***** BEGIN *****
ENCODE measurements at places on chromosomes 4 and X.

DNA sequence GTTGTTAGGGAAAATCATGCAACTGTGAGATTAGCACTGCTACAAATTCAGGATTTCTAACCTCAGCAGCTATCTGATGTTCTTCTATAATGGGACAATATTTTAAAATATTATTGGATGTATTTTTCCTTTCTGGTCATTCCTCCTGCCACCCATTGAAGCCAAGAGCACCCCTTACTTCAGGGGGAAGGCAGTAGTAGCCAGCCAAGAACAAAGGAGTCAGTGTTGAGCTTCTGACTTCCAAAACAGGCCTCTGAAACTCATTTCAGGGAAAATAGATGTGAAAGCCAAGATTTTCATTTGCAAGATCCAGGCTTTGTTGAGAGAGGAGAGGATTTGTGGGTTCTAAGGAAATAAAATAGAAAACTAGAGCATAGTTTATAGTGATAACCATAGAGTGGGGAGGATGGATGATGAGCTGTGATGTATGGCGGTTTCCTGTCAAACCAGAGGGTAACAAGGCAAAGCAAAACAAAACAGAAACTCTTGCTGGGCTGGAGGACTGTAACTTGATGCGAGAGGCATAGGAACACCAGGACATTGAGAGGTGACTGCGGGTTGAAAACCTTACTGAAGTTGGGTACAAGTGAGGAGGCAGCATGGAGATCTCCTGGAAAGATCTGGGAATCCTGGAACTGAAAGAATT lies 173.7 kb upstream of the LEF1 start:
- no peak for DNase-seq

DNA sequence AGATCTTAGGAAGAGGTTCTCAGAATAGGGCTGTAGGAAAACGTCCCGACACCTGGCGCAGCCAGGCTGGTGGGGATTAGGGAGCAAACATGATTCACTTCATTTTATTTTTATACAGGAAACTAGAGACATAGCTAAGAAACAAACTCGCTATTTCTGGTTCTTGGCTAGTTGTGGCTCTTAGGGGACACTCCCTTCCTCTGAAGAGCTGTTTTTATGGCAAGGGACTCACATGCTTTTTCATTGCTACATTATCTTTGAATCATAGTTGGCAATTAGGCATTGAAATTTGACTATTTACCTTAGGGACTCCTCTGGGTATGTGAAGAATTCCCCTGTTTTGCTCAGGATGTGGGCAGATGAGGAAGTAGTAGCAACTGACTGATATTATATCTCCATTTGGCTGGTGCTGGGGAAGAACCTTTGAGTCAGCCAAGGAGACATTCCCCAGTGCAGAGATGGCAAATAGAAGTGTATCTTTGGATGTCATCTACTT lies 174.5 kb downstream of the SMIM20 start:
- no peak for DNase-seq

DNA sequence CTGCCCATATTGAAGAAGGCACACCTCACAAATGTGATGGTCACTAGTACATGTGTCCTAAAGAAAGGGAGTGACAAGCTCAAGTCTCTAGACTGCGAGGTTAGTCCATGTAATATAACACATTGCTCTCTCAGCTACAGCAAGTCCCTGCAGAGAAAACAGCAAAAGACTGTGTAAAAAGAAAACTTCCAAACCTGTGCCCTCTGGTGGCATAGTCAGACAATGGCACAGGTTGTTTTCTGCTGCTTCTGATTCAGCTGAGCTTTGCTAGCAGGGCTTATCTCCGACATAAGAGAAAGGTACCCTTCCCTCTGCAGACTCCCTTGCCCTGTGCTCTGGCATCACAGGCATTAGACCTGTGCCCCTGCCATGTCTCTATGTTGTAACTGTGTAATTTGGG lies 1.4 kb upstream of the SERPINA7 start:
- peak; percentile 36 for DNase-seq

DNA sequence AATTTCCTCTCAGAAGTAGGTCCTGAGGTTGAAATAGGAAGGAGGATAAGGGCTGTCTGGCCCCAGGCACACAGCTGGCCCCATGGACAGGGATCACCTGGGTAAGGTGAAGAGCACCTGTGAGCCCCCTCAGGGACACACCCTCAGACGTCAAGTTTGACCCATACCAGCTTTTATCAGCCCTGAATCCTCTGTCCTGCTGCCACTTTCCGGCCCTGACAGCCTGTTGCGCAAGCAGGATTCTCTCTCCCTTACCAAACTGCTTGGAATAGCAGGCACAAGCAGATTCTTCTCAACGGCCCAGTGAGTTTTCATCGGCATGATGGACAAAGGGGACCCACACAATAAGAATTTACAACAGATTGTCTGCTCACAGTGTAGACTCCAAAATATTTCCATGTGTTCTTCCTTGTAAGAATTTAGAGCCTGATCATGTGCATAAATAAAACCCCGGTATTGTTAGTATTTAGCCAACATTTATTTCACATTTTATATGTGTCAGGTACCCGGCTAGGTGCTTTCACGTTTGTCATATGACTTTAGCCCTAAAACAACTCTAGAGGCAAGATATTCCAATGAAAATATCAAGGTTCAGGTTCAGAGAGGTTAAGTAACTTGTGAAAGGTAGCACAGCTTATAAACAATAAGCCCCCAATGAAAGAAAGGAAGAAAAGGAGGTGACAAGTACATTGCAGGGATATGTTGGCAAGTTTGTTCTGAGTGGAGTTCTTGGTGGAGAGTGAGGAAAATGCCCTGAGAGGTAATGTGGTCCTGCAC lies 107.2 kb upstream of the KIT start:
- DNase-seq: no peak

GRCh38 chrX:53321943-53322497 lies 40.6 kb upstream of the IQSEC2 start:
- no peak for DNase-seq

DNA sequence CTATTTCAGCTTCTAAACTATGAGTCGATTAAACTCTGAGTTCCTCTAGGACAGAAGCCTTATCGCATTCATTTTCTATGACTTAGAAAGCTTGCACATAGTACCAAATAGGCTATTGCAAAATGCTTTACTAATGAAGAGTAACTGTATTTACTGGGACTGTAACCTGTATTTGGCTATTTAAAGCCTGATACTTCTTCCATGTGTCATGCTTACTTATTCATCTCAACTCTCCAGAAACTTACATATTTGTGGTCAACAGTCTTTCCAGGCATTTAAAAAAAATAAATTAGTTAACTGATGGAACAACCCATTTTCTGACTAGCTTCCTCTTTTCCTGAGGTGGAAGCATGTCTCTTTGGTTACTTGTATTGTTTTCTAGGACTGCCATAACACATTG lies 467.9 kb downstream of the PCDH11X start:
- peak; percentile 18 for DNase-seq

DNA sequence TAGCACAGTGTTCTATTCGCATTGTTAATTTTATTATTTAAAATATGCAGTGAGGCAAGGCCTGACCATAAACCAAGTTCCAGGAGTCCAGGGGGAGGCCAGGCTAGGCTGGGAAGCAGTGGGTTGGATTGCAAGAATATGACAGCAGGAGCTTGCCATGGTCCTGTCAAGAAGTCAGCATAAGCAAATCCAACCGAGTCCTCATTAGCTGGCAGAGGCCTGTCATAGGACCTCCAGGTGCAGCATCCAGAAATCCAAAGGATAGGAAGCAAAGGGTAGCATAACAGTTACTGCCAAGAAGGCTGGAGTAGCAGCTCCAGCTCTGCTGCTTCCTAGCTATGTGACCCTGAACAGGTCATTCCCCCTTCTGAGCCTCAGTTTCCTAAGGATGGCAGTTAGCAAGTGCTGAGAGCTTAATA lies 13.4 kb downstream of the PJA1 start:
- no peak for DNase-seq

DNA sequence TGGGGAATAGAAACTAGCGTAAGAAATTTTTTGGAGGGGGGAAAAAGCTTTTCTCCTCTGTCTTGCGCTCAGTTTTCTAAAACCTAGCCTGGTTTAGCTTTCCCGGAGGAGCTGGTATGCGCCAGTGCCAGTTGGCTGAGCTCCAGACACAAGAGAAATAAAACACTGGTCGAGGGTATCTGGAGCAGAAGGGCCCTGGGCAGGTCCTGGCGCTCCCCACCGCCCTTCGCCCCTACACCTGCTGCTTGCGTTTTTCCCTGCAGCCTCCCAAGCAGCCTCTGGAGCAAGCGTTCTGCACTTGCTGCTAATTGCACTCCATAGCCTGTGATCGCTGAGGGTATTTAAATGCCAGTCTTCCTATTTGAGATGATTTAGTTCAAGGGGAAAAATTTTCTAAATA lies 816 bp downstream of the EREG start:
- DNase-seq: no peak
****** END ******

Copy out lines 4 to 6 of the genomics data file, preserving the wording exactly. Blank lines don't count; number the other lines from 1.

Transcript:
DNA sequence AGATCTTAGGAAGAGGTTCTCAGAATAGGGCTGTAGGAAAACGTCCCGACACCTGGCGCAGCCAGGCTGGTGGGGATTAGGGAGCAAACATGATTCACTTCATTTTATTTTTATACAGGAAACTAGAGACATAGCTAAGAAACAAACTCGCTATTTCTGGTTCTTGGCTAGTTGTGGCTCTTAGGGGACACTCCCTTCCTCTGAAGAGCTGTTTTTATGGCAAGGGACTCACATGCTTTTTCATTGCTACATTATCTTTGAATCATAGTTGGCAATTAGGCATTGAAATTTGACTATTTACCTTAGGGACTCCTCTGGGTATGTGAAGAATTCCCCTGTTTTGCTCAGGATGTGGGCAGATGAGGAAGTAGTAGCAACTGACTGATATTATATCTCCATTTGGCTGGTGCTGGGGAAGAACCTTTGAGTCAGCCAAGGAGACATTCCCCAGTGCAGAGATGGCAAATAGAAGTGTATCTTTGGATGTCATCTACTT lies 174.5 kb downstream of the SMIM20 start:
- no peak for DNase-seq

DNA sequence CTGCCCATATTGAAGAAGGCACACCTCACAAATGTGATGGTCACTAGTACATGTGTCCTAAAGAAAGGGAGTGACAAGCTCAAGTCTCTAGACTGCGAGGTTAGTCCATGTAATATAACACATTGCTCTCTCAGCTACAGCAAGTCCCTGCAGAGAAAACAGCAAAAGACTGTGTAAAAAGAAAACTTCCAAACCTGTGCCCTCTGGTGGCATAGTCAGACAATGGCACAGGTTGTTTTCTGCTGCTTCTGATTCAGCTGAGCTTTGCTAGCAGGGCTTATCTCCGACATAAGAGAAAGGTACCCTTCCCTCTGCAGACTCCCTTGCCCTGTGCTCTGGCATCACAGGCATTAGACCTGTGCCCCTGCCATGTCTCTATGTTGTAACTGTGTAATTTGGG lies 1.4 kb upstream of the SERPINA7 start: